Soldier's Heart was founded in 2006 by psychotherapists Dr. Edward Tick, PhD, and Kate Dahlstedt, M.A. We conduct retreats and training and have established a national network of trainers and leaders. We work extensively with the military, universities, faith communities, and other organizations throughout the United Sates and the world. Our founders have more than 60 years of combined experience treating vetrans and their families. After the publication of Dr. Tick's critically acclaimed book, War and the Soul, they closed their private practices and established Soldier's Heart, a non-profit 501(c)(3). They have dedicated their lives to providing hope, healing, and comfort to those impacted by post-traumatic stress.
At Soldier's Heart, we do not consider PTSD to be a mental disorder. Instead, we believe it is a normal reaction to a traumatic experience. It is the expression of anguish, dislocation, and rage of the self as it attempts to cope with its loss of innocence and reformulate a new personal identity.
In an effort to identify what could be the major cause of suicide among American veterans, professionals across multiple disciplines–including clinical psychologists, social workers, ethicists and clergy–are using with greater frequency the phrase “moral injury.” Military leaders now warn of the real danger of spiritual and moral trauma and advocate education about moral injury and its relationship to spirituality and stress.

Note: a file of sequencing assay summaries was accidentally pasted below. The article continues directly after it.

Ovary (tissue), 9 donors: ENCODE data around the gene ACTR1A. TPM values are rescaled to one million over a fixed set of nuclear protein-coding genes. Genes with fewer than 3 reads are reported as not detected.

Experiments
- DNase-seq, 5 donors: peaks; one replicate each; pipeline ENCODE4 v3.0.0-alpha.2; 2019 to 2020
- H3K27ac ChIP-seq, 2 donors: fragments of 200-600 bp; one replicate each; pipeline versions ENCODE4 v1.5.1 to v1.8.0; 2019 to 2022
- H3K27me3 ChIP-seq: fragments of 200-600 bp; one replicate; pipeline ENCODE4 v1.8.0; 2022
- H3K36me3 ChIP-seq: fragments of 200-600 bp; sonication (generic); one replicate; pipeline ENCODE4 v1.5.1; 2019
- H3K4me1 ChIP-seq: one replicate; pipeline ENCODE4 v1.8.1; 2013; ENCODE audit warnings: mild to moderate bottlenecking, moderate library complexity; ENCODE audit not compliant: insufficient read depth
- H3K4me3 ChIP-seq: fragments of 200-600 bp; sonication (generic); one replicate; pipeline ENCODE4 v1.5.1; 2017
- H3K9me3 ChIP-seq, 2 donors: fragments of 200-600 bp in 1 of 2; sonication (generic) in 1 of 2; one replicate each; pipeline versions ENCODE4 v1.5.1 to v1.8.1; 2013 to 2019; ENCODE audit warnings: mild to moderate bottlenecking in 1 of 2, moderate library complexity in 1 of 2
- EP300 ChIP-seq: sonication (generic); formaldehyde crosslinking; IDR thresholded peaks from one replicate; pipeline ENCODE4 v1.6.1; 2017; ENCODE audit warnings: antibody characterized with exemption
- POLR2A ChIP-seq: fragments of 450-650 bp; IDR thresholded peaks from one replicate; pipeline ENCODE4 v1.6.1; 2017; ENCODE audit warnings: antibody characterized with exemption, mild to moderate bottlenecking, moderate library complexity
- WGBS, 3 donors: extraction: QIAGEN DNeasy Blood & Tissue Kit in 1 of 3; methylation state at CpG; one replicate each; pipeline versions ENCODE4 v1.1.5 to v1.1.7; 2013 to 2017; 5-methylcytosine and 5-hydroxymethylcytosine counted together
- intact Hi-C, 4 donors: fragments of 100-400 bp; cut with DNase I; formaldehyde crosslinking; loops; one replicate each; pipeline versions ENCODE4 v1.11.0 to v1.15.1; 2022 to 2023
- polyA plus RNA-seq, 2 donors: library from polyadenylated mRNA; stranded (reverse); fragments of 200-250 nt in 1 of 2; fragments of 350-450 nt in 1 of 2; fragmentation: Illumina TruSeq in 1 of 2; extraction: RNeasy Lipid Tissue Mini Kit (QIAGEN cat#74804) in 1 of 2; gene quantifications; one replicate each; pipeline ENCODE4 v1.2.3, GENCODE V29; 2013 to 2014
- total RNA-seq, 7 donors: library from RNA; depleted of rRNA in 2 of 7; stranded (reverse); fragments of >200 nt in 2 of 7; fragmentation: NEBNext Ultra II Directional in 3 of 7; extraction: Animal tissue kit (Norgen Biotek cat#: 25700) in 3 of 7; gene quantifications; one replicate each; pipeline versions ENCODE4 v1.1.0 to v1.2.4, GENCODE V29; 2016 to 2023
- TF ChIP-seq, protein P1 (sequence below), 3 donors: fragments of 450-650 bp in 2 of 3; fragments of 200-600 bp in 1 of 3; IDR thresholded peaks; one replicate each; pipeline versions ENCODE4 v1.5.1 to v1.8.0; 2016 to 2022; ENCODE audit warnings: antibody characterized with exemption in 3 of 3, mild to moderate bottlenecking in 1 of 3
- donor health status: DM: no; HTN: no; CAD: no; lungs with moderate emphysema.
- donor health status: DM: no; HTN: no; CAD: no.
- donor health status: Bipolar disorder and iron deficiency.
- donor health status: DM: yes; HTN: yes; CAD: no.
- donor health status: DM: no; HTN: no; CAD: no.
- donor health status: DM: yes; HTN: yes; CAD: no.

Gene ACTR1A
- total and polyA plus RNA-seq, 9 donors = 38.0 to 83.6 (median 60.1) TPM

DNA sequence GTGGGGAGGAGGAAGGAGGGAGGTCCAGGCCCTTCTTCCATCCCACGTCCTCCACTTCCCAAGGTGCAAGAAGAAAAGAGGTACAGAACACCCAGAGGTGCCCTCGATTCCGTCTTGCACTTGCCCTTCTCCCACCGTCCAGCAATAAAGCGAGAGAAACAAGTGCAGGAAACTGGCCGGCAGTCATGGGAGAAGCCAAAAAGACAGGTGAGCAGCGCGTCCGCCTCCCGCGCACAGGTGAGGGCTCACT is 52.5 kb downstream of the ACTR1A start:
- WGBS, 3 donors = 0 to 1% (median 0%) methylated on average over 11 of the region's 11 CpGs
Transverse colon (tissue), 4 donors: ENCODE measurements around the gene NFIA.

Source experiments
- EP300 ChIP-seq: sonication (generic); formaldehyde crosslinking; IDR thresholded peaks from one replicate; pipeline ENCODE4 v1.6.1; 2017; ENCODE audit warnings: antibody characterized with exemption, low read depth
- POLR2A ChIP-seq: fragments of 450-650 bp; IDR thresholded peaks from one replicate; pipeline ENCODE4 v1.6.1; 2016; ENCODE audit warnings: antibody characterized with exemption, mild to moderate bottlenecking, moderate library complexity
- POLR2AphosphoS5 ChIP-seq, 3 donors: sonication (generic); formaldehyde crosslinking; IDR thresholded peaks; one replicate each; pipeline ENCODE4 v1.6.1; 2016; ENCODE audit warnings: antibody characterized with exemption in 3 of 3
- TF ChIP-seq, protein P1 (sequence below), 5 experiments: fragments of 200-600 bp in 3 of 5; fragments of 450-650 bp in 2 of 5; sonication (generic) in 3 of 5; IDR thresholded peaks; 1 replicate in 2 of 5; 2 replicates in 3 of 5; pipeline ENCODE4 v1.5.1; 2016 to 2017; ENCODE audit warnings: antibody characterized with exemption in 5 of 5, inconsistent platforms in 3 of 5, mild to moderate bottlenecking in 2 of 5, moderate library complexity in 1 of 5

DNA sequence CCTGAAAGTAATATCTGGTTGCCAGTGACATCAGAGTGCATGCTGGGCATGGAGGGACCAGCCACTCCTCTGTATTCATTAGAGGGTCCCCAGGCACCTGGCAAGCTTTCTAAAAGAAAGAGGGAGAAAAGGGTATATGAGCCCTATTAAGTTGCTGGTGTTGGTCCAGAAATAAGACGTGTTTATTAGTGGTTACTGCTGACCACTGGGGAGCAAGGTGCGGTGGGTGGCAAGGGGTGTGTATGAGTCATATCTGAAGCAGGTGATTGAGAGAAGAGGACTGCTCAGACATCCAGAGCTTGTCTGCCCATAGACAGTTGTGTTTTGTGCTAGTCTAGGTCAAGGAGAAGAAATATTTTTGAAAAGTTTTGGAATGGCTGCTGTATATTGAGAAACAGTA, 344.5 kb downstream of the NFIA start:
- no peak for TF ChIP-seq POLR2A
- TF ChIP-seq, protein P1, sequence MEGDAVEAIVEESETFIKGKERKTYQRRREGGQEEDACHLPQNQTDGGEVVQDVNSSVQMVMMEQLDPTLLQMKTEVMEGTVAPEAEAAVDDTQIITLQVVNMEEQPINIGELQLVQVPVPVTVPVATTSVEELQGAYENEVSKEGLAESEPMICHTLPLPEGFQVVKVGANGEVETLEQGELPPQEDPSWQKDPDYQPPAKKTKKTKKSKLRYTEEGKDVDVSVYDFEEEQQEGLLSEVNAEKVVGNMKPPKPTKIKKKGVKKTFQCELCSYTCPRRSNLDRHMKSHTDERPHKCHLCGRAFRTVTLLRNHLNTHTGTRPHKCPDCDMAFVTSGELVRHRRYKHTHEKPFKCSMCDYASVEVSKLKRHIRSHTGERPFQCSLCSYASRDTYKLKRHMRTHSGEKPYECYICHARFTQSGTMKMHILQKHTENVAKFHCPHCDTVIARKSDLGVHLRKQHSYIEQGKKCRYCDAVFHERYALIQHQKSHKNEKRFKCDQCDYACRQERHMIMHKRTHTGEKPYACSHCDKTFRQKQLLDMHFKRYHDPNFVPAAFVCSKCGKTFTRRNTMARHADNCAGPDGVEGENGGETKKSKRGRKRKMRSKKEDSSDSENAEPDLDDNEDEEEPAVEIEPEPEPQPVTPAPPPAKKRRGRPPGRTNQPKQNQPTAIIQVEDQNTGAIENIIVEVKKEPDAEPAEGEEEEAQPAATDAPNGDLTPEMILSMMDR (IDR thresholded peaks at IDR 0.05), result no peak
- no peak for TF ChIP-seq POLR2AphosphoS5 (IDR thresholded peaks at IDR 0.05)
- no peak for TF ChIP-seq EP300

The Soldier’s Heart idea of the soul wound is similar to the concept of moral injury, but it differs in important ways:
We commonly say that a person was “injured in an accident” but “wounded in battle.” Injury comes from the Latin in juris, meaning not fair or right. It connotes damage or harm done to us as victims of circumstances or others’ actions. A wound, on the other hand, connotes violence done by or to the sufferer. War causes moral wounding, moral trauma, as well as “injury” because it results not from happenstance but from the violence that human beings do. When we refer to a wound, visible or not, we recognize that warriors have survived violent exchanges with others, suffer for it, and are forever different….
Patients are ill. Victims are injured. Society is disordered. Warriors are wounded. (Tick, Warrior’s Return, p. 145)